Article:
The book, which begins in January 2020, follows in a long tradition of British satire, as the British prime minister, Winston Spragg, first learns about a new virus that seems to be centred in a city in China that nobody has heard of.

The book populates Downing Street and Whitehall with an inept prime minister presiding over a dysfunctional government as it deals with an existential threat that rapidly becomes a national crisis.

It remains true to the timeline of Covid-19 and the government’s response to it, including its failure to lock down sooner, secure adequate supplies of protective equipment or protect the care sector.

Like satires before it, the book uses humour to paint an uncomfortable picture of a government in crisis, and seemingly as concerned about justifying itself as working to suppress the virus.

As the book progresses, with a mounting death toll, I hope the book strikes a changing balance as both a month-by-month narrative about the virus and a comedy to mirror unfolding events.

As the country emerges into a new normal, the country will inevitably want to know why, per head of population, we have suffered worse than any other European country.  Being Alert! provides the perfect outlet, not just to ask very real questions of government but to use humour as a satirical and healing tool.

Comings and Goings

In late February, according to a Sunday Times report, at a private event, the Prime Minister’s chief advisor outlined the government’s strategy at the time and which was summarised by someone present as ‘herd immunity, protect the economy, and if that means some pensioners die, too bad.’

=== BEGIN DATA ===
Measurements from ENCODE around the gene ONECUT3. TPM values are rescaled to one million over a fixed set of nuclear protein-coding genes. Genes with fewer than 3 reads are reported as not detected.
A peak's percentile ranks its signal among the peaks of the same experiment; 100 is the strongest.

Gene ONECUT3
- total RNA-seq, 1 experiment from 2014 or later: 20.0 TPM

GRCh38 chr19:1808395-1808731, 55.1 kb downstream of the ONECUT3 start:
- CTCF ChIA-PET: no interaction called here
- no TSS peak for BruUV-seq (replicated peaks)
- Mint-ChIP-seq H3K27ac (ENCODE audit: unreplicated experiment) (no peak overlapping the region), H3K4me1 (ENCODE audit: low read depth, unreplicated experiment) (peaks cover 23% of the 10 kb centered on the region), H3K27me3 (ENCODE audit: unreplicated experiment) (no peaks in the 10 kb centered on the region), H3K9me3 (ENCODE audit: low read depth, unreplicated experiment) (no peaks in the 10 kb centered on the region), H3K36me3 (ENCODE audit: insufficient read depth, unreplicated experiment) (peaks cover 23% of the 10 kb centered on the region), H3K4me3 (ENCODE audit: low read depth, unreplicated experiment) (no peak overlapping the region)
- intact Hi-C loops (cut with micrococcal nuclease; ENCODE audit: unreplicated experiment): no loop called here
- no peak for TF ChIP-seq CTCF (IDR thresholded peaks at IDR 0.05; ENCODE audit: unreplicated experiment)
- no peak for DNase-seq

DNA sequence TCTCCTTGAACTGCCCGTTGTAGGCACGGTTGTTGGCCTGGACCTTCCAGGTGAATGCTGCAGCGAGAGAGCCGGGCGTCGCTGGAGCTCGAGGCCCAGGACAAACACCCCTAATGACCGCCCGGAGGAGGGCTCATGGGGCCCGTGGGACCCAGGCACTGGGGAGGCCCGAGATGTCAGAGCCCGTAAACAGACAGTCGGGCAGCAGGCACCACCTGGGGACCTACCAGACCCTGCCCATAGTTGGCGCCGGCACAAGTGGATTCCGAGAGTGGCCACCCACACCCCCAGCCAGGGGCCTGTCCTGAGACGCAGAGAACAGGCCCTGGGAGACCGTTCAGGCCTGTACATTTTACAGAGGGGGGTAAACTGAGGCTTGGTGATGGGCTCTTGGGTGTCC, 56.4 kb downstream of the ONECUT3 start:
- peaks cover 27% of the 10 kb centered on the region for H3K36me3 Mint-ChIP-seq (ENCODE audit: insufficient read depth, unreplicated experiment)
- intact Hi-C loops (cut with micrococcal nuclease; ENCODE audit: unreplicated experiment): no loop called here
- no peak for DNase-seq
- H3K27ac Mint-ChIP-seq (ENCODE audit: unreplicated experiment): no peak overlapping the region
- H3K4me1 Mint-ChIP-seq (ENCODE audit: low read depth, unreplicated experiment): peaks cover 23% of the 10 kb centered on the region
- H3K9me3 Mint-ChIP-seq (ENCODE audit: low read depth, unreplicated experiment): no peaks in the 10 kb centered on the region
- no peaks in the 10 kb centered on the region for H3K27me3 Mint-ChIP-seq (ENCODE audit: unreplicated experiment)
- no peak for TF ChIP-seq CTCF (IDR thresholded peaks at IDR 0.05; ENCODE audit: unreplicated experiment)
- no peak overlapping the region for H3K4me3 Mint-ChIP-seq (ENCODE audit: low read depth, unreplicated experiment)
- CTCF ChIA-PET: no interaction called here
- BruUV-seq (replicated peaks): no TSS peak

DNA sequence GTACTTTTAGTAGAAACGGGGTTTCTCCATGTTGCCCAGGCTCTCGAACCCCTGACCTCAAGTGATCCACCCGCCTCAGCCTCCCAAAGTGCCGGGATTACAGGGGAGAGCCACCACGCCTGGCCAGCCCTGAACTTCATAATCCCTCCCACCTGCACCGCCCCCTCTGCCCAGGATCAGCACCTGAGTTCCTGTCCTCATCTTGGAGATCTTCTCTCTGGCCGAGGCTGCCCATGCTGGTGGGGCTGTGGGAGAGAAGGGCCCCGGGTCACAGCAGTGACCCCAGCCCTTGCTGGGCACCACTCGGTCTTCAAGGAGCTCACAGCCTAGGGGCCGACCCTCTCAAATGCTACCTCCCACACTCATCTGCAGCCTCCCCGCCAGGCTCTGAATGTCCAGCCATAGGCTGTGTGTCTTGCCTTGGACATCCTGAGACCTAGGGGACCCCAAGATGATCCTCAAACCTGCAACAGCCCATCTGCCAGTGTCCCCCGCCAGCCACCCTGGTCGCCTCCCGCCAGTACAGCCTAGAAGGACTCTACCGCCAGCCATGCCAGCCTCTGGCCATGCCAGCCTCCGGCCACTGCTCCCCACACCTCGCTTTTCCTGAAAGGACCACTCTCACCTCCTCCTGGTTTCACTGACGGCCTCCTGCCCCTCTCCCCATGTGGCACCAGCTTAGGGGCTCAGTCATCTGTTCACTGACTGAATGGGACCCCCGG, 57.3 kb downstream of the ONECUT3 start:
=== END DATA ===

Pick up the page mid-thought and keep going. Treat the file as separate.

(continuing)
In early March, the Prime Minister told the nation that, while the virus was likely to become a more significant problem, ‘this country is very, very well prepared.  However, the final sentence of his message didn’t appear on his official Twitter page: “I wish to stress that, at the moment, it is very important that people consider that they should, as far as possible, go about business as usual.’

By and large, Derek Goings was both universally loathed and feared.  It was assumed that he either had access to supernatural forces or was, in fact, one of the Undead.  Even the Archbishop of Westminster would cross himself when the two met, which was rarely – at the archbishop’s request.  Partly, he was loathed because of his role as the PM’s chief advisor, with almost permanent access to the Prime Minister’s ear.  Partly, it was also because the PM usually did what his advisor told him to do, and that this was somehow undemocratic.  Partly, too, it was because he smelled of sulphur.  Nobody could therefore understand how he was married, shared a marital bed and had fathered a child.  However, the sceptics pointed out, only his marriage was a matter of record.  Whether he slept with his wife, and who the father of his child was, were grey areas best not explored.

Derek, his critics often complained, although never to his face or to his few friends, had somehow appeared from nowhere.  One minute, nobody had ever heard of him; the next minute, his name, and the smell of the underworld, was everywhere.  Derek’s great achievement, agreed on by friends and foes, was to have leaped successfully onto the political stage without ever having done anything useful.  Okay, he had once helped a relative run a nightclub in the north of England, and never mind that it had been voted the second-worst in Europe.  (The worst subsequently burned down, accidentally or on purpose, handing the crown to Derek’s relative).  Okay, he had also tried to start an airline in either Prague or Moscow (nobody was entirely sure which) but that hadn’t got off the ground, either literally or metaphorically.